MYSQL SERVER COMPATIBILITY – HOW TO DISABLE STRICT MODE
MySQL server offers several different SQL modes of operation, and can apply these modes differently for different clients, depending on the value of sql_mode system variable. Database administrators can set the global SQL mode to match site server operating requirements, and each application can set its session SQL mode to its own requirements.
What Are MySQL SQL Modes?
Of course, you can read entire definition at MySQL Reference Manual page.
In plain english: sql_mode determines how MySQL server behaves for certain data types, how to handle specific things such as space or quote characters, errors or incomplete SQL statements, invalid date and data values upon INSERT and UPDATE commands and alike. It is very important to understand impact of these settings, as they can pretty easily break your entire application!
Since MySQL 5.7 server release, there are some important changes introduced that break compatibility with older version like 5.6 and 5.5. Applications might stop working properly or completely, if you (or your hosting provider) blindly upgrade to MySQL Server 5.7 without proper code revision.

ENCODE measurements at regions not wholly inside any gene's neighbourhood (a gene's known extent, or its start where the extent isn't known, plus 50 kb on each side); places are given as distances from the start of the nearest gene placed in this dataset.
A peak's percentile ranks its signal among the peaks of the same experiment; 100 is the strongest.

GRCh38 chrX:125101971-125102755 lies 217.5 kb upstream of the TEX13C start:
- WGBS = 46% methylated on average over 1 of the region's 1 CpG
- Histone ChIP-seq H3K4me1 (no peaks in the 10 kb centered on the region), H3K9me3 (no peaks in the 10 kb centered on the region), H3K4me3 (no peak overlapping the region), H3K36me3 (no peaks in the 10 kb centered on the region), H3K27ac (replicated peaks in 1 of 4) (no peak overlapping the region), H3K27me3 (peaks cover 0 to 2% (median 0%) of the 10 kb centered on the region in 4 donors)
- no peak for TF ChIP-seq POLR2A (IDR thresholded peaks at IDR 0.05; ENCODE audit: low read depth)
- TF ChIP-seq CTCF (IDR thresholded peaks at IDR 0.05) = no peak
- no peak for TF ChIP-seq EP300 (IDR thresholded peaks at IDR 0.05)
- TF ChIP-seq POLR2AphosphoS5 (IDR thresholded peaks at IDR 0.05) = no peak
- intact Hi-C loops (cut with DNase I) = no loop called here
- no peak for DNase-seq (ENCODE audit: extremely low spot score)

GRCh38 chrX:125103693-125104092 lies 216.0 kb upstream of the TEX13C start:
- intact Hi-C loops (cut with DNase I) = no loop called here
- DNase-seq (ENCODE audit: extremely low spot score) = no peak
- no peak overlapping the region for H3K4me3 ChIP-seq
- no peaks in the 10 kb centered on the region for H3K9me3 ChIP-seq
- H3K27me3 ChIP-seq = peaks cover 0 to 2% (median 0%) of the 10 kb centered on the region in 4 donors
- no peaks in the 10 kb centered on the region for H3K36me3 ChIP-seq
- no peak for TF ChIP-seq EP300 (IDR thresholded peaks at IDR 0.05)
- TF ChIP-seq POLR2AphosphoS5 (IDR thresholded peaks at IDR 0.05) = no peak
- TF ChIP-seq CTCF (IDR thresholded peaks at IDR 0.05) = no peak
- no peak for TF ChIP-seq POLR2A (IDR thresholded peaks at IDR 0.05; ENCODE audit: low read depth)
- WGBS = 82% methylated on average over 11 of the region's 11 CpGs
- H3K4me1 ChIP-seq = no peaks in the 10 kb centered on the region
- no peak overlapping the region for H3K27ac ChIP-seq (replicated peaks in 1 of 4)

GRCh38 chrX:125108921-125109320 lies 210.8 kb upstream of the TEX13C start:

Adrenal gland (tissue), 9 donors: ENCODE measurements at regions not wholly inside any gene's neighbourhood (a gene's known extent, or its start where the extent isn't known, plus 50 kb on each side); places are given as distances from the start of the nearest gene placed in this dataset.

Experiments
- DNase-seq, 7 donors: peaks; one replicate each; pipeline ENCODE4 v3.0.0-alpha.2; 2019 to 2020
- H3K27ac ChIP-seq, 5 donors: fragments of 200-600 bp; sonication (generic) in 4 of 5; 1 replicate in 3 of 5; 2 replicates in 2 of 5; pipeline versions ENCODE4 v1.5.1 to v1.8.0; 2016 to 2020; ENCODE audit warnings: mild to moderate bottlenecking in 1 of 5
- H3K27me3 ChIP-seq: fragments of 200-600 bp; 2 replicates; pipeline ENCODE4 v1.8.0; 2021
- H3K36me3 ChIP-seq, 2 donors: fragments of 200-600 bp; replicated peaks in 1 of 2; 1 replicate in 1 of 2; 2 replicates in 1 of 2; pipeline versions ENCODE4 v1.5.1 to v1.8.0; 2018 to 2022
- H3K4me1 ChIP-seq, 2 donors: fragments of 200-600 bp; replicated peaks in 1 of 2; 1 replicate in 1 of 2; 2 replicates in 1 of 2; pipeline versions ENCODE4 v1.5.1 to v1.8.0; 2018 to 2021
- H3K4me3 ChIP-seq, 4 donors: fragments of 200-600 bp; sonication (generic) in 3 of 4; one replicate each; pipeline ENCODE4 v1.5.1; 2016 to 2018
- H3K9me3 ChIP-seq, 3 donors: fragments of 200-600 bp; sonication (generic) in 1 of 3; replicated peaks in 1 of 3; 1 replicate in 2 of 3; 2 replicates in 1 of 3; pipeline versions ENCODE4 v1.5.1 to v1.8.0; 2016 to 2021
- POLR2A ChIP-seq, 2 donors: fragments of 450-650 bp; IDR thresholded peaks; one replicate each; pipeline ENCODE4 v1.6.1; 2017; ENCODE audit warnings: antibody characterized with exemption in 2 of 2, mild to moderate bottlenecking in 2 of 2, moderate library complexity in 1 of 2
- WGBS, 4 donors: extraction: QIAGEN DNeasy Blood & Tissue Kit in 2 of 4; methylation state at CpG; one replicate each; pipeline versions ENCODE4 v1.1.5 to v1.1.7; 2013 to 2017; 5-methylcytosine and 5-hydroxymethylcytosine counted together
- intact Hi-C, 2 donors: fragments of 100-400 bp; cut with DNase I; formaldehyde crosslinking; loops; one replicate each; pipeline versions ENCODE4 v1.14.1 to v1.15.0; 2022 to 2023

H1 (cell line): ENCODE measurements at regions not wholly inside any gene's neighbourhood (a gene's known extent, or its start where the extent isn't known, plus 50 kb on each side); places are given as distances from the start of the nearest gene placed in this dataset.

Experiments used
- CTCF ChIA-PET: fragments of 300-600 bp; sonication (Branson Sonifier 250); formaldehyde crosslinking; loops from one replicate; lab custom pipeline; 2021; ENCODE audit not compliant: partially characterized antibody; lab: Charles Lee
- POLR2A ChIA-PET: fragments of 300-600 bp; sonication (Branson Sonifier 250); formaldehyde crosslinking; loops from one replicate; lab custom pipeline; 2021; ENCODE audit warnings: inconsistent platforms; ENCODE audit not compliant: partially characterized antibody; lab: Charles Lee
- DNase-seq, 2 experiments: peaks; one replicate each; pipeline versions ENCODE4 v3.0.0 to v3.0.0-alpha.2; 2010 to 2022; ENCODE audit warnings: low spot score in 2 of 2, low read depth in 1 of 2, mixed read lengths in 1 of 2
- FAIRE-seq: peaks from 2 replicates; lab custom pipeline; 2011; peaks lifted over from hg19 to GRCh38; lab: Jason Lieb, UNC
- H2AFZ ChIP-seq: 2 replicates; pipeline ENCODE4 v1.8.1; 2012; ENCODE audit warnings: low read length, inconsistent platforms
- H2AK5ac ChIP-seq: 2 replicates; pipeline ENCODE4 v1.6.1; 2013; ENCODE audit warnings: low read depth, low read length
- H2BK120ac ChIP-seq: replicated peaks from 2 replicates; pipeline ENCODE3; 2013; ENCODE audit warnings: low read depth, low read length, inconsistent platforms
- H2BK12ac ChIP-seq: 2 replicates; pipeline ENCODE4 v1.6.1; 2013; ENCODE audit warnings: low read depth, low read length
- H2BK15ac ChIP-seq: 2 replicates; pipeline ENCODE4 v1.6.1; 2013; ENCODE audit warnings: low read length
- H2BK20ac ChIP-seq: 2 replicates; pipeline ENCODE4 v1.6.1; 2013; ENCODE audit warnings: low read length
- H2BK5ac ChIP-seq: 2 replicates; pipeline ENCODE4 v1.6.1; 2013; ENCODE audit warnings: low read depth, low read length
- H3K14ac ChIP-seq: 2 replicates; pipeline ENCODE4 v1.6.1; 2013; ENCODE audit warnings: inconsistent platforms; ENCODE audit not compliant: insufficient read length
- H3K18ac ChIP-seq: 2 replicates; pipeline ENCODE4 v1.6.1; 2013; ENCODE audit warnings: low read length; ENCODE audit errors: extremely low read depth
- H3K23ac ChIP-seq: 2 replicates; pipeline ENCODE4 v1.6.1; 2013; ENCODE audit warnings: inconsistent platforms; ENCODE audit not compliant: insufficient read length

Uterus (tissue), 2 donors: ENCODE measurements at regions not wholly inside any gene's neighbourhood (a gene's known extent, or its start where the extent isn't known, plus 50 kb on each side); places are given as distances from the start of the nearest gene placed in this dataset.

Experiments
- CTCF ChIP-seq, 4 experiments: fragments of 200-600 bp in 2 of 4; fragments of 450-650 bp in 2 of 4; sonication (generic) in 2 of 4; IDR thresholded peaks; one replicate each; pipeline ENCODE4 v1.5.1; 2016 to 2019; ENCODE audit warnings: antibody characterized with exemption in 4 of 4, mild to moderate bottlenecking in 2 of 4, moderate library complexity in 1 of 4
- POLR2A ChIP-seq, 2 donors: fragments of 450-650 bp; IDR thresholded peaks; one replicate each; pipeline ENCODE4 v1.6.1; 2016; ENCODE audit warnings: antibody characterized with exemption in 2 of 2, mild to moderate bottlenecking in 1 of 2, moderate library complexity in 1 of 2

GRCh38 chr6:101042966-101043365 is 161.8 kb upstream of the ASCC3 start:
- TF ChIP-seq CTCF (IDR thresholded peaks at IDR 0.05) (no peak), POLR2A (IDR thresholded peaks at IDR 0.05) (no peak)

To read about complete compatibility “mess” with different sql_mode directives in particular MySQL version (prior 5.7.4, between 5.7.4 ~ 5.7.7 and above 5.7.8) please read above reference manual link.
How do I disable strict mode on MySQL server? How to restore SQL compatibility in MySQL 5.7+ server?
STEP 1: Open MySQL Server my.cnf (or my.ini on Windows) configuration file. Depending on your OS / Dev Environment, it will be at a different location. Example for Ubuntu OS:
STEP 2: Look for the following / similar line (depends on particular MySQL version):
sql_mode = 'ONLY_FULL_GROUP_BY, STRICT_TRANS_TABLES, NO_ZERO_IN_DATE, NO_ZERO_DATE, ERROR_FOR_DIVISION_BY_ZERO, NO_AUTO_CREATE_USER, NO_ENGINE_SUBSTITUTION'
STEP 3: Change To:
sql_mode = ''
STEP 4: If you don’t see or have that line / option, add it manually under [mysqld] section.
STEP 5: Restart the MySQL service (with following command under Ubuntu, for example):
mysqld service restart